The Annapolis Conference, held on November 27, 2007 at the United States Naval Academy in Annapolis, Maryland, ended with the issuing of a joint statement from all parties. Over the past week, Israeli bloggers shared mostly pessimistic voices around the topic of this conference. Many are cynical to the possibility of peace emanating from these leaders who have little support from their people.
Even though mostly pessimistic, this post from oleo's blog displays a slight optimism claiming that leaders with little support have little to lose, a situation which enables them to take on more risks when aiming to reach a common solution:
The leaders are coming from the bottom of an abyss. Olmert's support is still low after the last war, even though it increased slightly when his sickness was found. Abu Mazen's situation is also not the best amongst his people. If he does not bring political and economic improvement to the Palestinians, he will not be able to stay in his position much longer. And above all, president George Bush's situation is bad. He finished two terms with no substantial accomplishment. He will be remembered as the president who placed America in the Iraqi mud, and will be held responsible to the deaths of thousands of soldiers there. In order to change his mark in the history books from a person who lead the world to war to a man who leads the world to peace, he needs to host a compelling peace agreement; and what peace agreement is more sought after than the one between Israel and the Palestinians.
The Annapolis conference will be remembered as the conference of the hated. Not one of the sides, including the mediator himself, has the support of their people. But perhaps because of this fact, the conference will succeed. When someone has nothing to lose, he starts thinking differently – he has the possibility to gamble, take a chance, which would not be possible if polls were in his interest.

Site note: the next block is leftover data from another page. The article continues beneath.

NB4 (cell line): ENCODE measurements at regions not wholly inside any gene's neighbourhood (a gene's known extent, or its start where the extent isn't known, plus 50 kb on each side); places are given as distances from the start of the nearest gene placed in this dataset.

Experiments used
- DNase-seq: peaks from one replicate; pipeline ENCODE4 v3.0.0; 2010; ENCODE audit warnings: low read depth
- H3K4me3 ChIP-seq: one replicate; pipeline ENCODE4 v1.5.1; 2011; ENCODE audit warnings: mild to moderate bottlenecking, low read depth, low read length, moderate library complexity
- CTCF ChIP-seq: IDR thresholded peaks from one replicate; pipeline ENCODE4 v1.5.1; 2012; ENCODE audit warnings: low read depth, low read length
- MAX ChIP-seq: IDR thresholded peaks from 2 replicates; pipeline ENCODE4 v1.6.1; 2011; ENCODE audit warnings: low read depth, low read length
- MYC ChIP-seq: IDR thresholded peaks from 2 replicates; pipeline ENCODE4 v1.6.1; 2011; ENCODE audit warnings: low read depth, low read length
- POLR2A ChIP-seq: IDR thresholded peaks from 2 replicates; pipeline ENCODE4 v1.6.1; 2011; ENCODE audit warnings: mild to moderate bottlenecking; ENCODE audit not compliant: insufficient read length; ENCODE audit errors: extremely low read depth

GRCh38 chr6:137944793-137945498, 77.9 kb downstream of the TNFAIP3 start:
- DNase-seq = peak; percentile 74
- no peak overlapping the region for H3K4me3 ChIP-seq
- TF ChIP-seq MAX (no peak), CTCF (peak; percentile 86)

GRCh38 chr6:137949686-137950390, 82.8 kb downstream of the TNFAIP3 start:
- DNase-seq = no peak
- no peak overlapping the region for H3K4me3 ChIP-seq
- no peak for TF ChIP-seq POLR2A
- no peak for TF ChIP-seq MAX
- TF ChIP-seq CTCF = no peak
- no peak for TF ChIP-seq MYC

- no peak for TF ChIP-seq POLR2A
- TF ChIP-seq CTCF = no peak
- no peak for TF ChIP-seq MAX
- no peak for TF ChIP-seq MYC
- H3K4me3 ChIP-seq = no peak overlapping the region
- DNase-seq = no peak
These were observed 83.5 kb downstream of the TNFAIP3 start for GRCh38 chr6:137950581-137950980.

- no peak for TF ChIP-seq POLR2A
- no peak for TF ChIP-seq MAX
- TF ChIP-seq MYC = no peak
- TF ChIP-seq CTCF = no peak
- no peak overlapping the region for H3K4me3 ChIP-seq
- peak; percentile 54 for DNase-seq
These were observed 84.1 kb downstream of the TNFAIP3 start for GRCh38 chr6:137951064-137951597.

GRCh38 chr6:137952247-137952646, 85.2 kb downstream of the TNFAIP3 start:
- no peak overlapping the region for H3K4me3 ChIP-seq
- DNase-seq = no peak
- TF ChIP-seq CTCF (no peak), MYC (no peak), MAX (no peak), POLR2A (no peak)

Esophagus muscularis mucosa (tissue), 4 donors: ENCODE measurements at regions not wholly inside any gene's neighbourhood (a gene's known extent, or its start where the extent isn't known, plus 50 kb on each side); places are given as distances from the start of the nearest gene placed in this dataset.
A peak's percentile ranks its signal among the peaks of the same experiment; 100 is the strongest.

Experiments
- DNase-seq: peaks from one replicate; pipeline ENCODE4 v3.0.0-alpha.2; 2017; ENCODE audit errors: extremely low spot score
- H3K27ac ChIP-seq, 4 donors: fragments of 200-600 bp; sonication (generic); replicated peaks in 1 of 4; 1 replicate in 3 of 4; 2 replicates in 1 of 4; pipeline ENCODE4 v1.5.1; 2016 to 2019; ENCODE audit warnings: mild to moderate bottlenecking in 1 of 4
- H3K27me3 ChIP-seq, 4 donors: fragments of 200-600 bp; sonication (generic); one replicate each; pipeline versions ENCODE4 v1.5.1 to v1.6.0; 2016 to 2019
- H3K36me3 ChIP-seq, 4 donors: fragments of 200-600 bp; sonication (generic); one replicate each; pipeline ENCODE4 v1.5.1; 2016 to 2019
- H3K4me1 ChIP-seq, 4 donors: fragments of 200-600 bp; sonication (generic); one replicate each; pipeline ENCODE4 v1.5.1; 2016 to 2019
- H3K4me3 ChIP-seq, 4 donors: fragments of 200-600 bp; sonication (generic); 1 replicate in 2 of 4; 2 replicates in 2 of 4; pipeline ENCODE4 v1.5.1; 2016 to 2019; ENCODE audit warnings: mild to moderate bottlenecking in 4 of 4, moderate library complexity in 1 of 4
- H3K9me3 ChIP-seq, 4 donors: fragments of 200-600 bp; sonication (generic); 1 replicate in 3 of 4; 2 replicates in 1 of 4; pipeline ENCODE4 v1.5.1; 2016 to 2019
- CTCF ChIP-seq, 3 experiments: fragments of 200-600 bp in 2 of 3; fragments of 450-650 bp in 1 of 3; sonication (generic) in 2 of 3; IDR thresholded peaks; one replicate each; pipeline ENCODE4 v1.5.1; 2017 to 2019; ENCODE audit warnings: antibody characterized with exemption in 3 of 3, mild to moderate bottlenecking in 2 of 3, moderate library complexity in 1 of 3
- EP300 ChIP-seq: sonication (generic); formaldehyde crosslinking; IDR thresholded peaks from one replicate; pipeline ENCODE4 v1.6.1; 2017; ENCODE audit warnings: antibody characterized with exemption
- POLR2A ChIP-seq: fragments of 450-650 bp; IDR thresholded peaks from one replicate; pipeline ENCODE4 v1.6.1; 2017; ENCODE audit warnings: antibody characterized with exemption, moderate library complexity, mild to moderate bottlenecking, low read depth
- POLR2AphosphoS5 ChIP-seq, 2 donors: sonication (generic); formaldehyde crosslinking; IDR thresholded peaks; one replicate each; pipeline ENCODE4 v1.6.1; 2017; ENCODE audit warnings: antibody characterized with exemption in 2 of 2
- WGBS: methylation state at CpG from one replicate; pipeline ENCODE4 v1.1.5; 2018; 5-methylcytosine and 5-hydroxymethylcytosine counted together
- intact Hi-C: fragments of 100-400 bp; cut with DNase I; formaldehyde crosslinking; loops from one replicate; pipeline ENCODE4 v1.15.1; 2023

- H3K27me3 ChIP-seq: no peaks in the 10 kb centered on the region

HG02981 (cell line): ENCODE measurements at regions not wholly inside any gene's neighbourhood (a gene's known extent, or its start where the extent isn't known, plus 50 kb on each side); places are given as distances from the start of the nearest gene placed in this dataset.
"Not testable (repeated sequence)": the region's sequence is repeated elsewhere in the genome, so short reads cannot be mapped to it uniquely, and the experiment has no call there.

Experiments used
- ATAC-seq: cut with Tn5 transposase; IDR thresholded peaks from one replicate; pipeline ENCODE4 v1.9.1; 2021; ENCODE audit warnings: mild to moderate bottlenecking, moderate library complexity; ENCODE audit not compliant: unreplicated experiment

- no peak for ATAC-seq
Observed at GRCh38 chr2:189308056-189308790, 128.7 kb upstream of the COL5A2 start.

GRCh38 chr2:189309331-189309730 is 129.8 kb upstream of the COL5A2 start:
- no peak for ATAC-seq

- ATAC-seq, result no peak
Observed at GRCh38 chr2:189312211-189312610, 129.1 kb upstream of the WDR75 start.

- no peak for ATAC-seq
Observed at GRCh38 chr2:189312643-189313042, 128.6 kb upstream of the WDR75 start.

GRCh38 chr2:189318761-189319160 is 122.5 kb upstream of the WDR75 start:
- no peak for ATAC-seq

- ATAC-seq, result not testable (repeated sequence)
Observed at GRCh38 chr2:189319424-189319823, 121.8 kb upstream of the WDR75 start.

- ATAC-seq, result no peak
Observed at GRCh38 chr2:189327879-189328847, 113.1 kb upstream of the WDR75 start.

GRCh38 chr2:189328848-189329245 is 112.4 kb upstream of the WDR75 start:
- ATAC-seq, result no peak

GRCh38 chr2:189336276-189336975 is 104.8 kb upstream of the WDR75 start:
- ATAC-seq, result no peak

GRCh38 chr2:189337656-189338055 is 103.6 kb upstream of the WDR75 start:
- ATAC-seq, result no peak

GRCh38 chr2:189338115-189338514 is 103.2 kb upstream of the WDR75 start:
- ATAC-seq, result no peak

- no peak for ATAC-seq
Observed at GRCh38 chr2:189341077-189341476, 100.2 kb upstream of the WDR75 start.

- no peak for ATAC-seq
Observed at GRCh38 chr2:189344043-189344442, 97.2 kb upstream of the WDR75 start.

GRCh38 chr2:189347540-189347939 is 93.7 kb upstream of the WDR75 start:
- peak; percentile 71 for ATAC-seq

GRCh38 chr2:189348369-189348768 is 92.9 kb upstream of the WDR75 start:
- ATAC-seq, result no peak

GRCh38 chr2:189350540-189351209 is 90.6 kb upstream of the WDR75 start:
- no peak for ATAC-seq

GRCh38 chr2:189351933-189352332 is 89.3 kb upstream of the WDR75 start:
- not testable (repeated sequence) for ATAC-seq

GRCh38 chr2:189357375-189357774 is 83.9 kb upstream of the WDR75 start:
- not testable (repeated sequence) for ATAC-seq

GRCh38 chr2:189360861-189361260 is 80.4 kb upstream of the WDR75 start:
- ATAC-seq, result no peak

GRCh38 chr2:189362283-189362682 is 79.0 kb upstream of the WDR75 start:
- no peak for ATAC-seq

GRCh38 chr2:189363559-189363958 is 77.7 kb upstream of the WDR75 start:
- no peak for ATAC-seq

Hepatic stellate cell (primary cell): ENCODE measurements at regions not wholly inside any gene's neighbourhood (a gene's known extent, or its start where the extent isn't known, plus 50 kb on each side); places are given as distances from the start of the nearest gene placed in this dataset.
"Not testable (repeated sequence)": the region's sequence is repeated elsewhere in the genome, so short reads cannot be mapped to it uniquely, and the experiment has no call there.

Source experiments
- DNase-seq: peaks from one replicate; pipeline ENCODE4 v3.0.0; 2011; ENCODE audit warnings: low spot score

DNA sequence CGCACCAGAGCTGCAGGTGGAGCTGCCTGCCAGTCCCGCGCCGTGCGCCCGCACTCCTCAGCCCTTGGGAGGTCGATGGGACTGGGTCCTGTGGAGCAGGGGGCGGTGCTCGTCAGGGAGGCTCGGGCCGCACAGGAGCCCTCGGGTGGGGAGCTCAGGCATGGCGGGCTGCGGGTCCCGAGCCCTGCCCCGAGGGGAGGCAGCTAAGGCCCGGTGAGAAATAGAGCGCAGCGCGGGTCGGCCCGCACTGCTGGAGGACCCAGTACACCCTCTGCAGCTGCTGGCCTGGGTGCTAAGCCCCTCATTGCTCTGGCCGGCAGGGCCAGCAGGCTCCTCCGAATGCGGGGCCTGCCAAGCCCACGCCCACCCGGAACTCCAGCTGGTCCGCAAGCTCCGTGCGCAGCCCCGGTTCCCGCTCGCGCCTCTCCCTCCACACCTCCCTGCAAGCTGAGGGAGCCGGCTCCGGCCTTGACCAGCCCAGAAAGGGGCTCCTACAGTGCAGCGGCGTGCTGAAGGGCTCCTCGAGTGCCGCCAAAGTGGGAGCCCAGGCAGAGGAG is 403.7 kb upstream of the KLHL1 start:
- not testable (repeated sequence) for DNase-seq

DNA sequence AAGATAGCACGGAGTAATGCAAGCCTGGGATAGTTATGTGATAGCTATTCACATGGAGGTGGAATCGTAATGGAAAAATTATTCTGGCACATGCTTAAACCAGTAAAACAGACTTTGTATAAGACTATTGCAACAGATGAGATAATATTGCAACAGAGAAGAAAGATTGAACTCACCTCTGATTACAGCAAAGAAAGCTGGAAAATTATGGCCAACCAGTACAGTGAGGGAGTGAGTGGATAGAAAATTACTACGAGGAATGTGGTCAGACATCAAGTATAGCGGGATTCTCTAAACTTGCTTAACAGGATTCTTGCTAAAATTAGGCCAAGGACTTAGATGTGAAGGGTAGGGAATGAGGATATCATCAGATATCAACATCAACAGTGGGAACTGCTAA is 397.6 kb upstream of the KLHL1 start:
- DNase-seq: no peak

We need to keep hoping that our leaders will be able to find the perfect formula in order to not enter unnecessary wars in the coming years. Because it is obvious that peace will not reign here in the near future; at least not until the people themselves realize the other people's right over their plot of land.
Bush is bankrupt. In order to succeed at Annapolis, he would have to exert intense pressure on Israel, to compel it to take the necessary steps: agree to the establishment of a real Palestinian state, give up East Jerusalem, restore the Green Line border (with some small swaps of territory), find an agreed-upon compromise formula for the refugee issue.
But Bush is quite unable to exert the slightest pressure on Israel, even if he wanted to. In the US, the election season has already begun, and the two big parties are bulwarks standing in the way of any pressure on Israel. The Jewish and Evangelistic lobbies, together with the neocons, will not allow one critical word about Israel to be uttered unpunished.
Olmert is in an even weaker position. His coalition still survives only because there is no alternative in the present Knesset. It includes elements that in any other country would be called fascist (For historical reasons, Israelis don't like to use this term). He is prevented by his partners from making any compromise, however tiny – even if he wanted to reach an agreement.